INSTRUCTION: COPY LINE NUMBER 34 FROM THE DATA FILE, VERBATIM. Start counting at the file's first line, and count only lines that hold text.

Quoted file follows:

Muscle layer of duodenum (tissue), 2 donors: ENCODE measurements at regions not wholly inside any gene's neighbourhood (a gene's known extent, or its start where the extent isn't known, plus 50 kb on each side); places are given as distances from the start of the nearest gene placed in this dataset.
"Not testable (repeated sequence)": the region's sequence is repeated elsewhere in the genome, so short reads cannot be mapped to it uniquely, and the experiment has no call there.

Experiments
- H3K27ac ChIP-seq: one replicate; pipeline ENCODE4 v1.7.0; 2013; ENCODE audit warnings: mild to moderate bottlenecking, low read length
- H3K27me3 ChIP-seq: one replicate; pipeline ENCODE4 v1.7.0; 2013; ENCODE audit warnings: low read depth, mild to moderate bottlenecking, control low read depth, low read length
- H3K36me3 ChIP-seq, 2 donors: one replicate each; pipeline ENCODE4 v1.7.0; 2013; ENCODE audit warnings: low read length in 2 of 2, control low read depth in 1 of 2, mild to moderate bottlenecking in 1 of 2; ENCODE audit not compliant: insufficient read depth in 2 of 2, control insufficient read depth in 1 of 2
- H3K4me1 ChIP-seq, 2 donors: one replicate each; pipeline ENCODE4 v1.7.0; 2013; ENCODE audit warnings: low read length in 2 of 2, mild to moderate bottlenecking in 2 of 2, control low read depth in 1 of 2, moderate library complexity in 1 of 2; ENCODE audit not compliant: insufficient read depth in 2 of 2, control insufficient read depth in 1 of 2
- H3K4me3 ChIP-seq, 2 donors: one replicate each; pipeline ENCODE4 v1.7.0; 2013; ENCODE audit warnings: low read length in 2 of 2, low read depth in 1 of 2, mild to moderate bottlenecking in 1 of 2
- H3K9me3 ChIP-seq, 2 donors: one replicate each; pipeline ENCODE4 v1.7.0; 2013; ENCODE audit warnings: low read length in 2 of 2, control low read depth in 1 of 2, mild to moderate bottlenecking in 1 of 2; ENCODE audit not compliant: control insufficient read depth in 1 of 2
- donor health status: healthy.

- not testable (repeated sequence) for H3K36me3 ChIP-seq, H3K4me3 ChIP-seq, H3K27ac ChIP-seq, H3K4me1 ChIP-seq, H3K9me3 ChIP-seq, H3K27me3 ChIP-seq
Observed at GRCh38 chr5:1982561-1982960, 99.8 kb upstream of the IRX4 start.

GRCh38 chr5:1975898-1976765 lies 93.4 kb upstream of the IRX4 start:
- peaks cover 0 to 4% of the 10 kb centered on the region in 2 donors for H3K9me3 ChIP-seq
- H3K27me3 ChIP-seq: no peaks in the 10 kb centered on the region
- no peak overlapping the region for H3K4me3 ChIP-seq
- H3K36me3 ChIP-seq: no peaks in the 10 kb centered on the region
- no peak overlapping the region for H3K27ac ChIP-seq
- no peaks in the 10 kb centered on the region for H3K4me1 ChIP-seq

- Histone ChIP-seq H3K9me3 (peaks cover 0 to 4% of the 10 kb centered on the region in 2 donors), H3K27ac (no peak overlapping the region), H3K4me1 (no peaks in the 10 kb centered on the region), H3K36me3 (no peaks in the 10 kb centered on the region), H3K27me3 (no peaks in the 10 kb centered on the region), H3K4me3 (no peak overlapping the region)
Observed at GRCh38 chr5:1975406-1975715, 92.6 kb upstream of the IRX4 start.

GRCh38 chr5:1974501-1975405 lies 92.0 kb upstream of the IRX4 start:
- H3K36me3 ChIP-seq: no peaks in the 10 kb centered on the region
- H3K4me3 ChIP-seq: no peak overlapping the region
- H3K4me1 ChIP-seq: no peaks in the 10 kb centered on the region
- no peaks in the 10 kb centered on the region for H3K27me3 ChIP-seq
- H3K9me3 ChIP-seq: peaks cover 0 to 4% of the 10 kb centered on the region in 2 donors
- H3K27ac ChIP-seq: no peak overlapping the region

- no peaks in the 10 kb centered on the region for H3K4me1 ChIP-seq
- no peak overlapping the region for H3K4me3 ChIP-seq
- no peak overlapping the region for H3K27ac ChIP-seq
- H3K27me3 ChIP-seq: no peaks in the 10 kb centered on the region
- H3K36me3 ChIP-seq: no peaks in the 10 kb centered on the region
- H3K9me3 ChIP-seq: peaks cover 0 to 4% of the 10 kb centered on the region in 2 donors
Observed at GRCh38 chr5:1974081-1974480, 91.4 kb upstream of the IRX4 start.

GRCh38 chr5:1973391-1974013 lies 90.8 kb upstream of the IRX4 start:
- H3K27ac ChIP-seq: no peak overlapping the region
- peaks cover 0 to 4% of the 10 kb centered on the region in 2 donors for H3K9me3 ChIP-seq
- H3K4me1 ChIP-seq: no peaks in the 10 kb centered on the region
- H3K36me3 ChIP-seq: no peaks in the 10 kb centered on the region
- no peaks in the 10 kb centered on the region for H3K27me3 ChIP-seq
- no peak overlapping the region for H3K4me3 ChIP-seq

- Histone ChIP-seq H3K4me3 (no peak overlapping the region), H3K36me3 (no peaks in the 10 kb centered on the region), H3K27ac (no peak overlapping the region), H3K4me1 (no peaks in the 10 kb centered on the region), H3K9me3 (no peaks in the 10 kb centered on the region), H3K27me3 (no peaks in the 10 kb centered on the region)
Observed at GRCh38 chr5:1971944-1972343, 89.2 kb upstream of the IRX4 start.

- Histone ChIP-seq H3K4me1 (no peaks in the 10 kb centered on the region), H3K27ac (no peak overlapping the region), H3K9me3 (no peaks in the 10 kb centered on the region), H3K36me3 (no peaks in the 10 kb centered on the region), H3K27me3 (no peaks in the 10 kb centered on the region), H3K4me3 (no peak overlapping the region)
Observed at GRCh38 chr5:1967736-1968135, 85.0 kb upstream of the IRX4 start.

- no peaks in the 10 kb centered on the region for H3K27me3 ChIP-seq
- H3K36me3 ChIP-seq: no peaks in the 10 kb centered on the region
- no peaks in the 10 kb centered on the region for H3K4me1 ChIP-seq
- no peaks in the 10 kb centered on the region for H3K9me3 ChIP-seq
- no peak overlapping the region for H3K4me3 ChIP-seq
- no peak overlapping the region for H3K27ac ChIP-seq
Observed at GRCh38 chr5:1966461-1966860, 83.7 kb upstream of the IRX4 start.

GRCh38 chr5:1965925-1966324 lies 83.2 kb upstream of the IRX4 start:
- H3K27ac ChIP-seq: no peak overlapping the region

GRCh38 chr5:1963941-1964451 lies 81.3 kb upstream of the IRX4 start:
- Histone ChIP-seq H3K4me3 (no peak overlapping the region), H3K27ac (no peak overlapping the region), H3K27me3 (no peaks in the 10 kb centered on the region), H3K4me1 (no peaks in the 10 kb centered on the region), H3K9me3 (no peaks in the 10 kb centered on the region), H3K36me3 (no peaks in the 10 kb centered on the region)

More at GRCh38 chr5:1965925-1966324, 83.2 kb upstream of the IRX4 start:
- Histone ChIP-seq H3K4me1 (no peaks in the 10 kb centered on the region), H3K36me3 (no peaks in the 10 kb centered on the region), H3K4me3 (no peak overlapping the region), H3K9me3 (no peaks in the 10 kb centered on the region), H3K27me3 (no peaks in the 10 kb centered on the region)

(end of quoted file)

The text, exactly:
- H3K9me3 ChIP-seq: peaks cover 0 to 4% of the 10 kb centered on the region in 2 donors